Wednesday was a wild trading session where we saw the largest intraday selloff in the E-mini S&P 500 futures that we have seen in some time. Intraday price action was driven largely by statements made by Chairman Bernanke and the release of the Federal Reserve Meeting Minutes, which saw some monster intraday moves and a large spike in the Volatility Index (VIX).
While the world is focused on when the Federal Reserve is going to taper their Quantitative Easing program and the impact those actions will have on financial markets, I wanted to look at another divergence in the economic data which is supported by market action.
Instead of trying to determine how or when the Federal Reserve will taper or end their monetary experiment, I wanted to juxtapose statements that were made today with the actual facts. Readers can draw their own conclusions.
Recently, we have been told that the housing market is in the early stages of recovery. Unfortunately due to low interest rates housing has turned back into a speculative market. Consequently, a lot of so-called fast money is flowing into housing, which in many cases is either being purchased for rentals or by foreign investors as a speculative investment.
At present the housing market is not being driven by capital formation at the household level and data indicates that construction jobs are under pressure and affordability is reversing. The chart below illustrates what has recently transpired in the 10-year Treasury yield:
As can be seen above, the 10-year Treasury yield has risen considerably since the beginning of the month of May. Normally when interest rates are rising and Federal Reserve policy is indicating that a form of tightening seems likely we typically see a rush of mortgage applications and home starts as borrowers try to lock in lower interest rates. Furthermore, the spring and early summer months are generally considered a very favorable time to sell existing homes in the United States.
In light of all of the above mentioned facts paired with our Federal Reserve Chairman stating that housing is starting to recover, readers would expect that housing starts and mortgage applications would be jumping higher.
Unfortunately the mortgage application data came out on a day when the Federal Reserve was controlling the headlines. The mortgage application data indicated the largest two-week rate of decline in mortgage applications since the housing bubble popped.
Furthermore, this is supposed to be a strong seasonal time for real estate and interest rates are rising as shown above. If readers look at recent price action in the Spiders Homebuilders ETF (XHB) or Home Depot (HD) it would appear that all is well in the land of housing and Chairman Bernanke and the Federal Reserve are spot on with their bullish analysis.
Until the past few trading sessions, the homebuilders have been in an obvious bullish run to the upside. The rally that transpired since the late February 2013 lows tacked on close to 20% gains in XHB. However, as noted above, the past few trading sessions’ price action appears to have stagnated and we saw new recent lows on Wednesday.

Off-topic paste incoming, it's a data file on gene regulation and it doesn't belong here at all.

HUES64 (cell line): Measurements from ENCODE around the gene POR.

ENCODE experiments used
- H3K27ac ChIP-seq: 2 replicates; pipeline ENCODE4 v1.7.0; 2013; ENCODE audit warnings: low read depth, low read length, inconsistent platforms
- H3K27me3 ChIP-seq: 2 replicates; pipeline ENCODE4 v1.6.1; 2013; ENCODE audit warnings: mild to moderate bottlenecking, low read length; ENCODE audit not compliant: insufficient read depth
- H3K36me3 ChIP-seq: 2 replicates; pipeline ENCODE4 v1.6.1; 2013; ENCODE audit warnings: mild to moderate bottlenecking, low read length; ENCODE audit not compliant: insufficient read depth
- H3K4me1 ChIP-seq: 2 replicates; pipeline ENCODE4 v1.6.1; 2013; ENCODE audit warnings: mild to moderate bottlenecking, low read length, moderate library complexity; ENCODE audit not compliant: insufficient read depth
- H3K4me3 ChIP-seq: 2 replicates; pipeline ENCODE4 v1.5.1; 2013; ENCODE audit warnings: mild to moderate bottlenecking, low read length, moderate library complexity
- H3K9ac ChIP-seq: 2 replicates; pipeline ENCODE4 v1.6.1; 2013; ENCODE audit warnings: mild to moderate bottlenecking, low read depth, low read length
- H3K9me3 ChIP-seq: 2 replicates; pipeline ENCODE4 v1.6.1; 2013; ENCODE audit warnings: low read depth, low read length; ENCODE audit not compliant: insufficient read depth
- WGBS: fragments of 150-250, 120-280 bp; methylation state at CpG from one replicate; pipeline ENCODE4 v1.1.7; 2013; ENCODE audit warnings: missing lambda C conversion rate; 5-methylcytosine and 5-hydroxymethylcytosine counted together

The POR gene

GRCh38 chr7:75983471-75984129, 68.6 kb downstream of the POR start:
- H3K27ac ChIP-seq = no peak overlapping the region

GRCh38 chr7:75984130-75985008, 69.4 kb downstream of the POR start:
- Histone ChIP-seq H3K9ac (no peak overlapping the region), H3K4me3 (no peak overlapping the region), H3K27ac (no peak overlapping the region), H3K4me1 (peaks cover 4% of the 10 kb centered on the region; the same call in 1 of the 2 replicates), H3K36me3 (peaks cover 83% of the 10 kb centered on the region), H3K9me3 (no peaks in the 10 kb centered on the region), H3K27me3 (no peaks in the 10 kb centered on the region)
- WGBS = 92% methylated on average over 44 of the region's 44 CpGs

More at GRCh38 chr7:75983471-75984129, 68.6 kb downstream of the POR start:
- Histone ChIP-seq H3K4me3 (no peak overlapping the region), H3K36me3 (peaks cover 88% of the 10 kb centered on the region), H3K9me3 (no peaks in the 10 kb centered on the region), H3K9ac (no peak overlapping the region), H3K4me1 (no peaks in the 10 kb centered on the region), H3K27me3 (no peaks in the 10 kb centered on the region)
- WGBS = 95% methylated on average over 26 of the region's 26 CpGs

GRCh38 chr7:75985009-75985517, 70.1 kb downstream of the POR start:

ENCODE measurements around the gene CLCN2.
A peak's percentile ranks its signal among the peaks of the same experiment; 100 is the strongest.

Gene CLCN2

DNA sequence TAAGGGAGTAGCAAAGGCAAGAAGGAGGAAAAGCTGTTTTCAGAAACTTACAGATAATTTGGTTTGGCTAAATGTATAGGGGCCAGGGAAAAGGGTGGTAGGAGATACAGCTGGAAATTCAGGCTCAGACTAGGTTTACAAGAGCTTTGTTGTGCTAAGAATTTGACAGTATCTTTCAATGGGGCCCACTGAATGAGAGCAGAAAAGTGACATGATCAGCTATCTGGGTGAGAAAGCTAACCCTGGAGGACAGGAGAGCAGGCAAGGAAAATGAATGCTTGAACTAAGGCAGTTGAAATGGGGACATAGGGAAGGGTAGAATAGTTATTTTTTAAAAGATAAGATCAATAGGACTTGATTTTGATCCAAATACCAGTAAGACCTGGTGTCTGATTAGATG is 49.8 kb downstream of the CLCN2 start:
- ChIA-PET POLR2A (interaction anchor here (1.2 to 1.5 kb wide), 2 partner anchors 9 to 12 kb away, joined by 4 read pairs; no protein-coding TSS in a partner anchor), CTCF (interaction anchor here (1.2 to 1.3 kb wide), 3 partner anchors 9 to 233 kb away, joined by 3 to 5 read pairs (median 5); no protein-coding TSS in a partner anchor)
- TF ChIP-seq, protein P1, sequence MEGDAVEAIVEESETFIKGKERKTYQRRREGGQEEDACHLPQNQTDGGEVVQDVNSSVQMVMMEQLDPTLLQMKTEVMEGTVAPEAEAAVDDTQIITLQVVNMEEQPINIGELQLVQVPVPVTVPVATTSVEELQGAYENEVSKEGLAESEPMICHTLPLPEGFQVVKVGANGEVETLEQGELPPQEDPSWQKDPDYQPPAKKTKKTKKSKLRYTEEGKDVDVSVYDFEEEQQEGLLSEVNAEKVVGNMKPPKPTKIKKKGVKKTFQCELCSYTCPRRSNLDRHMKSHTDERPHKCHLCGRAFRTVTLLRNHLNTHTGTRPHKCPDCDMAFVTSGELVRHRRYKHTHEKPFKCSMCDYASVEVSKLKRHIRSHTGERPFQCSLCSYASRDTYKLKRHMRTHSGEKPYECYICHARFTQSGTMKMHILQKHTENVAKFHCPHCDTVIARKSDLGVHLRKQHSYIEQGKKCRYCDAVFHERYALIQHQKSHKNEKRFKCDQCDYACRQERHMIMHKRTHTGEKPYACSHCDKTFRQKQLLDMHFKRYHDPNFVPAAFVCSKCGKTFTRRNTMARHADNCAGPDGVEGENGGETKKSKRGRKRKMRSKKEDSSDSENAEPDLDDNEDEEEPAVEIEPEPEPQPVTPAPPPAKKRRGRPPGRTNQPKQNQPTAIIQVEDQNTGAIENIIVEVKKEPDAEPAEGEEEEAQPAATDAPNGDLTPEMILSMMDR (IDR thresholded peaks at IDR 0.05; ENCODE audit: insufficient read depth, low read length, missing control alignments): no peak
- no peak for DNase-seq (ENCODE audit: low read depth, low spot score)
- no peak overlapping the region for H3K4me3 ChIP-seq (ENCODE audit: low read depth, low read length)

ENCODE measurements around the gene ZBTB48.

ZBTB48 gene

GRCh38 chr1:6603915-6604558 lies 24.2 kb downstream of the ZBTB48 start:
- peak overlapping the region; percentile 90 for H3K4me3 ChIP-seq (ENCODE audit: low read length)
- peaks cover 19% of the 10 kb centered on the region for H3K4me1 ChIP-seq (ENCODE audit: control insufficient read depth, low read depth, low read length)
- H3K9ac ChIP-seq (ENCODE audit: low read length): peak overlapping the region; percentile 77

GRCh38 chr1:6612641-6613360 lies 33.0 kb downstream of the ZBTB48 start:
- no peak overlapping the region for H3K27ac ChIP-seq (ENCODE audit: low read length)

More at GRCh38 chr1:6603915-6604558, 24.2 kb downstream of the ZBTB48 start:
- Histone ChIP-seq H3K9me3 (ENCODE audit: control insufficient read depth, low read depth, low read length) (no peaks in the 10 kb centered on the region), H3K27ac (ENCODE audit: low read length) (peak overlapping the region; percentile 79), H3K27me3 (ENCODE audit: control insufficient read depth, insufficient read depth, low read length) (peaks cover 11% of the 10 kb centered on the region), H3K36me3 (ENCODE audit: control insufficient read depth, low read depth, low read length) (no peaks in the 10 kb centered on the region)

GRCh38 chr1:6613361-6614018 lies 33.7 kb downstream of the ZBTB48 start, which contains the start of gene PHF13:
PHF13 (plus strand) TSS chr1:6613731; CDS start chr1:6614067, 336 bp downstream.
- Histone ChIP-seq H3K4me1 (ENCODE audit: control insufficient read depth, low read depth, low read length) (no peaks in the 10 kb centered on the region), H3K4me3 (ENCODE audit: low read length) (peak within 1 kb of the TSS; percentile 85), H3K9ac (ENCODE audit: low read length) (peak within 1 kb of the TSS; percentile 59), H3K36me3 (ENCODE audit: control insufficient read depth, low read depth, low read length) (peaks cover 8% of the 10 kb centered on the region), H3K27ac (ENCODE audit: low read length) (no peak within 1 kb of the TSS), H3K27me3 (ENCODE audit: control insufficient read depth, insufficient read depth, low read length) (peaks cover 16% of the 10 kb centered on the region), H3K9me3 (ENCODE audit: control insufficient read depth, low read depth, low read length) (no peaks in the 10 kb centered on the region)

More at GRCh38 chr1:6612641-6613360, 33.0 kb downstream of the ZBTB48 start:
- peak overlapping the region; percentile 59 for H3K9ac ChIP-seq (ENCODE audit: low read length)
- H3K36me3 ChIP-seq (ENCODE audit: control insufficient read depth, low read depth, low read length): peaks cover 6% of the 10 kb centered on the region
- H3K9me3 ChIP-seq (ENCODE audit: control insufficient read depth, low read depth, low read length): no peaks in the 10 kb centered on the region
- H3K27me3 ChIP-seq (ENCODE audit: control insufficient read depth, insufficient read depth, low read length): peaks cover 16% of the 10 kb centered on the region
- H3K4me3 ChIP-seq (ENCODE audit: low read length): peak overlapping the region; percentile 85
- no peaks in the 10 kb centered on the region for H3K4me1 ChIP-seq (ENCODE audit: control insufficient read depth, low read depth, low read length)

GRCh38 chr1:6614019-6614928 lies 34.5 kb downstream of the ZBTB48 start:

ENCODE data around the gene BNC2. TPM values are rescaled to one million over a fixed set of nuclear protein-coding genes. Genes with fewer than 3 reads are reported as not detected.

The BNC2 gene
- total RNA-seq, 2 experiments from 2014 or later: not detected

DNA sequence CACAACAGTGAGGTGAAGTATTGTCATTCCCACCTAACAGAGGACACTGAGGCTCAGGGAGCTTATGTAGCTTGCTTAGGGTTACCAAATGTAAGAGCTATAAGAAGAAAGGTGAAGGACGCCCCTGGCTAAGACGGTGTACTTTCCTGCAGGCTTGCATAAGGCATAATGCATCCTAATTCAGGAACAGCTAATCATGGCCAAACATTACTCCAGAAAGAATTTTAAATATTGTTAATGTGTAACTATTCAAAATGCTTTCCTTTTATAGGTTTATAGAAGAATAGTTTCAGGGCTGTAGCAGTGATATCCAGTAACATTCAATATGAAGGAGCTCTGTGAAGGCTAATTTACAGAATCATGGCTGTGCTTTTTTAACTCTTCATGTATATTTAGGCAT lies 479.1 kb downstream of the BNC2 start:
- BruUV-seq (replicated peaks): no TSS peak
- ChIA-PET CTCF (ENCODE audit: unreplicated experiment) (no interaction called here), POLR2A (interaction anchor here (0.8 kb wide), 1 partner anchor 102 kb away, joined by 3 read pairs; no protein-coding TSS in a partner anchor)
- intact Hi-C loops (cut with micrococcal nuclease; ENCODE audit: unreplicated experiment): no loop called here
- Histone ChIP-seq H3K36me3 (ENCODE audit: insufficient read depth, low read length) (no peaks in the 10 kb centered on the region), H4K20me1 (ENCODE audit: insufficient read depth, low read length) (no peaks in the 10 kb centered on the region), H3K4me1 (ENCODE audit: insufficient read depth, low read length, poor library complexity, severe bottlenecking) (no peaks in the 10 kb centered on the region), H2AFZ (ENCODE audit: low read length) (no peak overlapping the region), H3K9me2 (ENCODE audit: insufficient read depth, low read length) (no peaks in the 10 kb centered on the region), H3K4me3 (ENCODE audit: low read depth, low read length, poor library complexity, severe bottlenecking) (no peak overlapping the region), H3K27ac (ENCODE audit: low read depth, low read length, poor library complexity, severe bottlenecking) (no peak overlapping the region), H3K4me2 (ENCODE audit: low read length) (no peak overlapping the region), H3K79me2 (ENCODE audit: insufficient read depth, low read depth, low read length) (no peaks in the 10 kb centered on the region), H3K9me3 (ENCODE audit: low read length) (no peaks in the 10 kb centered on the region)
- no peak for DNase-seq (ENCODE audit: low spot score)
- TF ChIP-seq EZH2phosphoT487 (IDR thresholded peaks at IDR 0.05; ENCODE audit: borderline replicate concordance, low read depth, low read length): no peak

Home Depot (HD) is another stock that relies heavily on home construction and improvement and would likely benefit from both new home building and existing home purchases which typically require immediate customization or improvements. The recent price action in Home Depot is shown below.
Home Depot has had an impressive rally since the beginning of 2013. HD has tacked on over 20 points on its share price representing a near 30% move higher year to date. However, exuberance on Tuesday after earnings were released saw a spike Wednesday morning which was promptly reversed intraday.
Based on the recent price action in both the homebuilders ETF (XHB) and Home Depot (HD) readers would tend to agree with Chairman Bernanke that housing was recovering and that the recent mortgage application decline was merely “transitory.”
However, there is one eye-opening concern that does not support Chairman Bernanke’s position about a housing recovery and unfortunately points to less demand in the immediate future. While many investors do not track lumber prices, the chart below demonstrates the sheer bear market that has befallen lumber futures prices.
As can be seen above, random length lumber futures have gotten crushed to the downside over the past two months. In early March, lumber futures were trading up around the 410 price point. At the close on Wednesday, random length lumber futures closed at 305.20, a more than 25% drop in price in roughly 2 months.
How is housing rebounding with lumber prices falling? While Home Depot sells many products, most major remodeling projects and even smaller upgrades require the purchase of lumber. Have logging companies discovered an untapped lumber resource?
I will let readers decide whether to believe the price of lumber and mortgage application data or a Federal Reserve Chairman that declared on January 10, 2008 that “The Federal Reserve is not currently forecasting a recession.”
For those paying attention, the macroeconomic data is crumbling in the United States and Europe. The printing press and monstrous liquidity can only fuel markets for so long. Can Chairman Bernanke and the Federal Reserve print Cap-EX spending increases and rising profitability? I think we all know the answer. In the end, when the Federal Reserve is printing $85 billion dollars per month to buy U.S. government debt perhaps fundamentals are largely irrelevant.